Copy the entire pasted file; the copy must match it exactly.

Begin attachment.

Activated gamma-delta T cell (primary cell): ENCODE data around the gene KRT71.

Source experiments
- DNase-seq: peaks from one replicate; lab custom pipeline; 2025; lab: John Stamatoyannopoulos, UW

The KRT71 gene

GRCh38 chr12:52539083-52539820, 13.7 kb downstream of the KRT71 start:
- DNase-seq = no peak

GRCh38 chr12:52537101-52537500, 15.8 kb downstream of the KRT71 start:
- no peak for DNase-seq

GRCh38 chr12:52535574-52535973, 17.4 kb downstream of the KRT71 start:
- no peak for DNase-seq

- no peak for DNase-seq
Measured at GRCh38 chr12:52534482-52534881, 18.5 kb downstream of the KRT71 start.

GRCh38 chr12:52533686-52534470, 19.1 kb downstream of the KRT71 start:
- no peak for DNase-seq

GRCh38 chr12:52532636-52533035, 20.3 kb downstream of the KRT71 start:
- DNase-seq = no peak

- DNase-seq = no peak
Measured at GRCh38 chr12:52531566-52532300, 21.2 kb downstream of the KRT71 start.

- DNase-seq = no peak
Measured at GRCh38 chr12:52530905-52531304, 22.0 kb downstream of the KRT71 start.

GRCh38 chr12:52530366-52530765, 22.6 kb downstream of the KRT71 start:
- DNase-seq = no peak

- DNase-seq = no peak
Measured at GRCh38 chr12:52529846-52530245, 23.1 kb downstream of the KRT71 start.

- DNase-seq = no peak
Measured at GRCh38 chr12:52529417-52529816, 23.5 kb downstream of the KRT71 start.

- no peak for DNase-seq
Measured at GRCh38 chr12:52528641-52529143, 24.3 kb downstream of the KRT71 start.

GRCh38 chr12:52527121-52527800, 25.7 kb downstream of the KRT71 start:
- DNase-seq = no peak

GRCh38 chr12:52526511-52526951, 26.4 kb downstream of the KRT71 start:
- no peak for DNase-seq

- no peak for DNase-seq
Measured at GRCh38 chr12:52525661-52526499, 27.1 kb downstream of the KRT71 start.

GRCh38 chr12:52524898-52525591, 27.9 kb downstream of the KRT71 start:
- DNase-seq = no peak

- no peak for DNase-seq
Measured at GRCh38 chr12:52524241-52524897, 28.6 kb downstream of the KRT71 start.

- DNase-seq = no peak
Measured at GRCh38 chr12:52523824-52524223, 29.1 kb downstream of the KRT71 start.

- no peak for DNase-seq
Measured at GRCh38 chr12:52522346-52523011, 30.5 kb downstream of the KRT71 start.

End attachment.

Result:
Activated gamma-delta T cell (primary cell): ENCODE data around the gene KRT71.

Source experiments
- DNase-seq: peaks from one replicate; lab custom pipeline; 2025; lab: John Stamatoyannopoulos, UW

The KRT71 gene

GRCh38 chr12:52539083-52539820, 13.7 kb downstream of the KRT71 start:
- DNase-seq = no peak

GRCh38 chr12:52537101-52537500, 15.8 kb downstream of the KRT71 start:
- no peak for DNase-seq

GRCh38 chr12:52535574-52535973, 17.4 kb downstream of the KRT71 start:
- no peak for DNase-seq

- no peak for DNase-seq
Measured at GRCh38 chr12:52534482-52534881, 18.5 kb downstream of the KRT71 start.

GRCh38 chr12:52533686-52534470, 19.1 kb downstream of the KRT71 start:
- no peak for DNase-seq

GRCh38 chr12:52532636-52533035, 20.3 kb downstream of the KRT71 start:
- DNase-seq = no peak

- DNase-seq = no peak
Measured at GRCh38 chr12:52531566-52532300, 21.2 kb downstream of the KRT71 start.

- DNase-seq = no peak
Measured at GRCh38 chr12:52530905-52531304, 22.0 kb downstream of the KRT71 start.

GRCh38 chr12:52530366-52530765, 22.6 kb downstream of the KRT71 start:
- DNase-seq = no peak

- DNase-seq = no peak
Measured at GRCh38 chr12:52529846-52530245, 23.1 kb downstream of the KRT71 start.

- DNase-seq = no peak
Measured at GRCh38 chr12:52529417-52529816, 23.5 kb downstream of the KRT71 start.

- no peak for DNase-seq
Measured at GRCh38 chr12:52528641-52529143, 24.3 kb downstream of the KRT71 start.

GRCh38 chr12:52527121-52527800, 25.7 kb downstream of the KRT71 start:
- DNase-seq = no peak

GRCh38 chr12:52526511-52526951, 26.4 kb downstream of the KRT71 start:
- no peak for DNase-seq

- no peak for DNase-seq
Measured at GRCh38 chr12:52525661-52526499, 27.1 kb downstream of the KRT71 start.

GRCh38 chr12:52524898-52525591, 27.9 kb downstream of the KRT71 start:
- DNase-seq = no peak

- no peak for DNase-seq
Measured at GRCh38 chr12:52524241-52524897, 28.6 kb downstream of the KRT71 start.

- DNase-seq = no peak
Measured at GRCh38 chr12:52523824-52524223, 29.1 kb downstream of the KRT71 start.

- no peak for DNase-seq
Measured at GRCh38 chr12:52522346-52523011, 30.5 kb downstream of the KRT71 start.